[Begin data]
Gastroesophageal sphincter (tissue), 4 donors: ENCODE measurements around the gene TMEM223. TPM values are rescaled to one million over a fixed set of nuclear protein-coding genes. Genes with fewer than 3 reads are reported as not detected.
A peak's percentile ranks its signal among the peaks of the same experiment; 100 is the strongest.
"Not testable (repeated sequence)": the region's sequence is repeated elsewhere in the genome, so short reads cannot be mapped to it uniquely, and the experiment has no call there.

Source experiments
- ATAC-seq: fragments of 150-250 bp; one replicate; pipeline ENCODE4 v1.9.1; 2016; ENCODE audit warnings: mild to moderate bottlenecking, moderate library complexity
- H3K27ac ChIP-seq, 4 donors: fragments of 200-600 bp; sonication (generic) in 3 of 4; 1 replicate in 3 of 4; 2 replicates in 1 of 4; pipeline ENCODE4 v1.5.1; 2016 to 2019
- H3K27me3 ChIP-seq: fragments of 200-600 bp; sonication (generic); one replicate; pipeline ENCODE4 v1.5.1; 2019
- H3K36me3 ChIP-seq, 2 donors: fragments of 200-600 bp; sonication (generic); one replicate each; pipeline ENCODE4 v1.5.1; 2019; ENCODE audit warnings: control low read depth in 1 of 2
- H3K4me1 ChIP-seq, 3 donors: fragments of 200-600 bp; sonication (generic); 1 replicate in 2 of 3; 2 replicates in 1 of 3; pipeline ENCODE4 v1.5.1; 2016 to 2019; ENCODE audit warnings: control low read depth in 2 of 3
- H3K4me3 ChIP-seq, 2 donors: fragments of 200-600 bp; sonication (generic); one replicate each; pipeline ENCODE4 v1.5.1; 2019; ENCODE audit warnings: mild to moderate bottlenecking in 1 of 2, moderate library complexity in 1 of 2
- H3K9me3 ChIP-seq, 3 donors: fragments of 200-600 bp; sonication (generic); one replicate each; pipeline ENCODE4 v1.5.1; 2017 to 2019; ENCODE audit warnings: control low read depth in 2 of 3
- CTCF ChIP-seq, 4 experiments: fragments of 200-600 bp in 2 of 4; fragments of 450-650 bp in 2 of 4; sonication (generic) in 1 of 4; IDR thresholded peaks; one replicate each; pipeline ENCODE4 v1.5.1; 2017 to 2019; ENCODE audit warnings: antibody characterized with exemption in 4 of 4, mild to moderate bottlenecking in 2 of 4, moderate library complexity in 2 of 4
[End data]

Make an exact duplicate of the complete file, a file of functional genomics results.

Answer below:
Gastroesophageal sphincter (tissue), 4 donors: ENCODE measurements around the gene TMEM223. TPM values are rescaled to one million over a fixed set of nuclear protein-coding genes. Genes with fewer than 3 reads are reported as not detected.
A peak's percentile ranks its signal among the peaks of the same experiment; 100 is the strongest.
"Not testable (repeated sequence)": the region's sequence is repeated elsewhere in the genome, so short reads cannot be mapped to it uniquely, and the experiment has no call there.

Source experiments
- ATAC-seq: fragments of 150-250 bp; one replicate; pipeline ENCODE4 v1.9.1; 2016; ENCODE audit warnings: mild to moderate bottlenecking, moderate library complexity
- H3K27ac ChIP-seq, 4 donors: fragments of 200-600 bp; sonication (generic) in 3 of 4; 1 replicate in 3 of 4; 2 replicates in 1 of 4; pipeline ENCODE4 v1.5.1; 2016 to 2019
- H3K27me3 ChIP-seq: fragments of 200-600 bp; sonication (generic); one replicate; pipeline ENCODE4 v1.5.1; 2019
- H3K36me3 ChIP-seq, 2 donors: fragments of 200-600 bp; sonication (generic); one replicate each; pipeline ENCODE4 v1.5.1; 2019; ENCODE audit warnings: control low read depth in 1 of 2
- H3K4me1 ChIP-seq, 3 donors: fragments of 200-600 bp; sonication (generic); 1 replicate in 2 of 3; 2 replicates in 1 of 3; pipeline ENCODE4 v1.5.1; 2016 to 2019; ENCODE audit warnings: control low read depth in 2 of 3
- H3K4me3 ChIP-seq, 2 donors: fragments of 200-600 bp; sonication (generic); one replicate each; pipeline ENCODE4 v1.5.1; 2019; ENCODE audit warnings: mild to moderate bottlenecking in 1 of 2, moderate library complexity in 1 of 2
- H3K9me3 ChIP-seq, 3 donors: fragments of 200-600 bp; sonication (generic); one replicate each; pipeline ENCODE4 v1.5.1; 2017 to 2019; ENCODE audit warnings: control low read depth in 2 of 3
- CTCF ChIP-seq, 4 experiments: fragments of 200-600 bp in 2 of 4; fragments of 450-650 bp in 2 of 4; sonication (generic) in 1 of 4; IDR thresholded peaks; one replicate each; pipeline ENCODE4 v1.5.1; 2017 to 2019; ENCODE audit warnings: antibody characterized with exemption in 4 of 4, mild to moderate bottlenecking in 2 of 4, moderate library complexity in 2 of 4